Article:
How does the flu shot work?

The flu vaccine is designed to stimulate your immune system to make special proteins called antibodies. The standard flu vaccine uses inactivated, "killed" virus particles to cause your body to produce antibodies to the flu virus.

Two weeks after receiving the flu vaccination, your body has enhanced immunity to the flu. If live flu viruses enter your body, the antibodies your body makes after getting the vaccine will help destroy them before they can make you sick. This prevents you from getting the flu or can make a case of the flu less severe.

Does that mean that getting the flu shot can give you the flu? No, says Dr. Sharma. Because the vaccine is made with inactivated flu viruses, you cannot get the flu from the flu shot. The viruses are dead and cannot spread or multiply.

Is the flu shot effective?

Each year, companies make a new type of flu vaccine to try to be as effective as possible at preventing the flu. Recommendations from the World Health Organization (WHO) drive the development of the most effective yearly vaccination.

Because dozens of viruses can cause the flu, the WHO looks at what types of flu affected the community the year before. They also look at what strains (types) of flu were most common in Australia and New Zealand. By looking at those factors, researchers can help predict and target what strains of the flu to include in the vaccine.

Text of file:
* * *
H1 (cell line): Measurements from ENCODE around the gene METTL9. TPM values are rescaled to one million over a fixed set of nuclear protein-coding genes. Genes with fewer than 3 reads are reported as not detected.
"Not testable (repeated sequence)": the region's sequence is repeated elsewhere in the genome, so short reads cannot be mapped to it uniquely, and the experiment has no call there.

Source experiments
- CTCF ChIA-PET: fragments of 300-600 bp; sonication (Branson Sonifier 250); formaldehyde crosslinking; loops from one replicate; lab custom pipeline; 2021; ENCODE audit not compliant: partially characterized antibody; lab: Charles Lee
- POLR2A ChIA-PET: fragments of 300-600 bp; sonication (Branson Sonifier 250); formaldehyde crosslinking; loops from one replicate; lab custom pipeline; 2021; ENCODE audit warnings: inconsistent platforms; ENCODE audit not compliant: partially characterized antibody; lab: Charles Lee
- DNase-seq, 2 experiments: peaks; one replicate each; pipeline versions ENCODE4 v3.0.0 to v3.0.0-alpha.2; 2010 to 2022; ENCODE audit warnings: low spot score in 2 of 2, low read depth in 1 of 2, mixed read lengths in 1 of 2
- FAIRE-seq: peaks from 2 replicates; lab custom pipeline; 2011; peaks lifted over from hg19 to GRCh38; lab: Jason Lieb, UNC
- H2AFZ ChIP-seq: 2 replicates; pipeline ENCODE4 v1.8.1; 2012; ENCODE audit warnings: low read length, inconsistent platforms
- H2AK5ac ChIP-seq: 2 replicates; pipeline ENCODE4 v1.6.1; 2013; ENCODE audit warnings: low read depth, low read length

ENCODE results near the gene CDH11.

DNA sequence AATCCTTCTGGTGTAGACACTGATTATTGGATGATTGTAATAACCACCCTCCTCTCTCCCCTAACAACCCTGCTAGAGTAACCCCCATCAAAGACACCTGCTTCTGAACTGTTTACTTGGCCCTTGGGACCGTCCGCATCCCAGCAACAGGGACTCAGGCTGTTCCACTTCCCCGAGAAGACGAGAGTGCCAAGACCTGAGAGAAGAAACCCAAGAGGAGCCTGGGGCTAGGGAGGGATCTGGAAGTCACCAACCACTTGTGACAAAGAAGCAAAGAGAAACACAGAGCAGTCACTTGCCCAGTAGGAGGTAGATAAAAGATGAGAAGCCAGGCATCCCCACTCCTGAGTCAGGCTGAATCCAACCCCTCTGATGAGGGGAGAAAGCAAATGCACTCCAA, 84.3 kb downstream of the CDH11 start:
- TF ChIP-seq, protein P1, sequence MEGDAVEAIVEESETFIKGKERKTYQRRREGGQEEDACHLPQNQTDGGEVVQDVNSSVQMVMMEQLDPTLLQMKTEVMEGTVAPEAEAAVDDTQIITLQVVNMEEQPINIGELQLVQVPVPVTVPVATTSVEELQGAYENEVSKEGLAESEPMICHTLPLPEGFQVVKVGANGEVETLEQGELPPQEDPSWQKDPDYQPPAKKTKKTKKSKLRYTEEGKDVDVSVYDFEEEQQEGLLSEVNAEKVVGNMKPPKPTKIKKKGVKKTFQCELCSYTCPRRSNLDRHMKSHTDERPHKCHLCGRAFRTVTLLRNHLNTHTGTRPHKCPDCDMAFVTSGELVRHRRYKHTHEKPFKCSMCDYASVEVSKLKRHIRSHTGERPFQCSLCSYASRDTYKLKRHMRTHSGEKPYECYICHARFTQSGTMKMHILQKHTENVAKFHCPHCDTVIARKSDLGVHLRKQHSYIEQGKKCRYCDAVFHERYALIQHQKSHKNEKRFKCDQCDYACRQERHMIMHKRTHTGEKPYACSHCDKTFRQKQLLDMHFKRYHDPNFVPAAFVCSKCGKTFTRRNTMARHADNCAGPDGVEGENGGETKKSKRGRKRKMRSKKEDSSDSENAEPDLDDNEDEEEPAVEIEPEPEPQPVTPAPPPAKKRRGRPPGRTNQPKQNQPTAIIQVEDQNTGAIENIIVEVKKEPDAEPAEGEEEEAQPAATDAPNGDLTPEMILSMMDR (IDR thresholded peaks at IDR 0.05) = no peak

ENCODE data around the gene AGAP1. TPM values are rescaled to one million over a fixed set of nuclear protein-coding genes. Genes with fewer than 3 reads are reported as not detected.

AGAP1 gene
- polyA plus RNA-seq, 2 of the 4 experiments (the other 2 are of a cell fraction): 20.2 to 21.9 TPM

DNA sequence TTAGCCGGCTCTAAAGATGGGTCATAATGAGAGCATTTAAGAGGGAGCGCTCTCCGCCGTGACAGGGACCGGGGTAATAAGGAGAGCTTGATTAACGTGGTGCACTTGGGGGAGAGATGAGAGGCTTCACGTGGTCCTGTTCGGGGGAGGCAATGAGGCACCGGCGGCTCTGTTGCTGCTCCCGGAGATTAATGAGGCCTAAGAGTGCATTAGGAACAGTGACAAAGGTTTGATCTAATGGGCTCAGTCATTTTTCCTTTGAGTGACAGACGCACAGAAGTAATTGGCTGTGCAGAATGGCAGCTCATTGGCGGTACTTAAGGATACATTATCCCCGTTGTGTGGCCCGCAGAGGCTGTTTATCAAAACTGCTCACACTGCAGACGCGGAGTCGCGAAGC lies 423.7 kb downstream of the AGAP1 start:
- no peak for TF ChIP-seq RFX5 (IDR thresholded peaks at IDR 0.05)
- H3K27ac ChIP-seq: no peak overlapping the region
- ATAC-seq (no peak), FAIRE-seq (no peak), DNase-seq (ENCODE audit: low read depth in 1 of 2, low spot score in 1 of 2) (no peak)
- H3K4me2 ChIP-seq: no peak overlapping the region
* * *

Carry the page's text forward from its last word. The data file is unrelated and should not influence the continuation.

Every year, the CDC evaluates the current effectiveness of the flu shot. The effectiveness can vary depending on what flu strains circulate in the community.

Even if the vaccine is less effective at preventing one strain of the flu, it may help protect you against another strain and decrease the severity of your symptoms. That's why you should get a flu shot, even if the vaccine is less effective than normal.

Is it safe to get the flu shot?

The flu shot is very safe for the general population. Because of the way the vaccine is made, it contains some egg products. However, new research shows that the flu shot is safe for people with egg allergies. If you have had a reaction to the flu shot before, you should speak to your doctor.

As with any medical treatment, the flu shot may cause some side effects. Most are mild and only last a few days.

What's the best way to prevent flu?

To avoid contracting the flu it's best to avoid crowds of people and people who are sick if possible. If you are sick with the flu, it is recommended you stay home from work, school and other public places, especially if you have a fever.

Frequent and proper hand washing is also an important flu prevention strategy. Wash your hands with soap and warm water for 20 seconds, especially before eating or touching your face. Cover up sneezes and coughs with tissues or by putting your face in the crook of your arm. See more tips for helping your family stay flu free.

See more information about the flu nasal spray vs. flu shot vaccine options.

Getting a flu shot is the best way to protect your family this flu season. Learn about recommended ages, how the shot works and when to immunize.

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communicable disease, flu, flu season, influenza, immune system, vaccine, virus